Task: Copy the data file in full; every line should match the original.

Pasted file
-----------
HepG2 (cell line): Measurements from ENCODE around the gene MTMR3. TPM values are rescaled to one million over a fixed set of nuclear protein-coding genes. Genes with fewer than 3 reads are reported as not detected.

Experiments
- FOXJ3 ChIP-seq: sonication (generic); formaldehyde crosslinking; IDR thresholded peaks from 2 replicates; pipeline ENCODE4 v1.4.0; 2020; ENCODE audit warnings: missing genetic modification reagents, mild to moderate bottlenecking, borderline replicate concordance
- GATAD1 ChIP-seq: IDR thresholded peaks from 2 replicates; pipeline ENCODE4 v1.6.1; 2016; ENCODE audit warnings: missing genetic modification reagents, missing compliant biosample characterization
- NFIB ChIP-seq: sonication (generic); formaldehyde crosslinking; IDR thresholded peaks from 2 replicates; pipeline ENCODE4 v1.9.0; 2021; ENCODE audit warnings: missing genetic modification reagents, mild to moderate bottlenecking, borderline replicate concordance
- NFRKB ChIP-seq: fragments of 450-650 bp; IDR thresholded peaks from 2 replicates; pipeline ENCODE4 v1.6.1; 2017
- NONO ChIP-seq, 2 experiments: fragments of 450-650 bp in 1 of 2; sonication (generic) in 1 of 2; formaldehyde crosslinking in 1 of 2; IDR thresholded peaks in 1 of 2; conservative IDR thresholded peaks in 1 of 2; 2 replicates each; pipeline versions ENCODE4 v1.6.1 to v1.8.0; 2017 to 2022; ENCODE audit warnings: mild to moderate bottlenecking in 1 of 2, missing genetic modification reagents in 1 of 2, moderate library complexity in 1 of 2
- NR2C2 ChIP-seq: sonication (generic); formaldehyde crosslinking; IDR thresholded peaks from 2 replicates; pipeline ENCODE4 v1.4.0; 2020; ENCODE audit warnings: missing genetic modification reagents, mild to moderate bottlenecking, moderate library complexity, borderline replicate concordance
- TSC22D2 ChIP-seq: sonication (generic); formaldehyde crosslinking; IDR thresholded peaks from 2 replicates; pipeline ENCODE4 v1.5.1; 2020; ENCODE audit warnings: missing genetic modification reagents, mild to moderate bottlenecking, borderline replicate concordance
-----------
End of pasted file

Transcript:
HepG2 (cell line): Measurements from ENCODE around the gene MTMR3. TPM values are rescaled to one million over a fixed set of nuclear protein-coding genes. Genes with fewer than 3 reads are reported as not detected.

Experiments
- FOXJ3 ChIP-seq: sonication (generic); formaldehyde crosslinking; IDR thresholded peaks from 2 replicates; pipeline ENCODE4 v1.4.0; 2020; ENCODE audit warnings: missing genetic modification reagents, mild to moderate bottlenecking, borderline replicate concordance
- GATAD1 ChIP-seq: IDR thresholded peaks from 2 replicates; pipeline ENCODE4 v1.6.1; 2016; ENCODE audit warnings: missing genetic modification reagents, missing compliant biosample characterization
- NFIB ChIP-seq: sonication (generic); formaldehyde crosslinking; IDR thresholded peaks from 2 replicates; pipeline ENCODE4 v1.9.0; 2021; ENCODE audit warnings: missing genetic modification reagents, mild to moderate bottlenecking, borderline replicate concordance
- NFRKB ChIP-seq: fragments of 450-650 bp; IDR thresholded peaks from 2 replicates; pipeline ENCODE4 v1.6.1; 2017
- NONO ChIP-seq, 2 experiments: fragments of 450-650 bp in 1 of 2; sonication (generic) in 1 of 2; formaldehyde crosslinking in 1 of 2; IDR thresholded peaks in 1 of 2; conservative IDR thresholded peaks in 1 of 2; 2 replicates each; pipeline versions ENCODE4 v1.6.1 to v1.8.0; 2017 to 2022; ENCODE audit warnings: mild to moderate bottlenecking in 1 of 2, missing genetic modification reagents in 1 of 2, moderate library complexity in 1 of 2
- NR2C2 ChIP-seq: sonication (generic); formaldehyde crosslinking; IDR thresholded peaks from 2 replicates; pipeline ENCODE4 v1.4.0; 2020; ENCODE audit warnings: missing genetic modification reagents, mild to moderate bottlenecking, moderate library complexity, borderline replicate concordance
- TSC22D2 ChIP-seq: sonication (generic); formaldehyde crosslinking; IDR thresholded peaks from 2 replicates; pipeline ENCODE4 v1.5.1; 2020; ENCODE audit warnings: missing genetic modification reagents, mild to moderate bottlenecking, borderline replicate concordance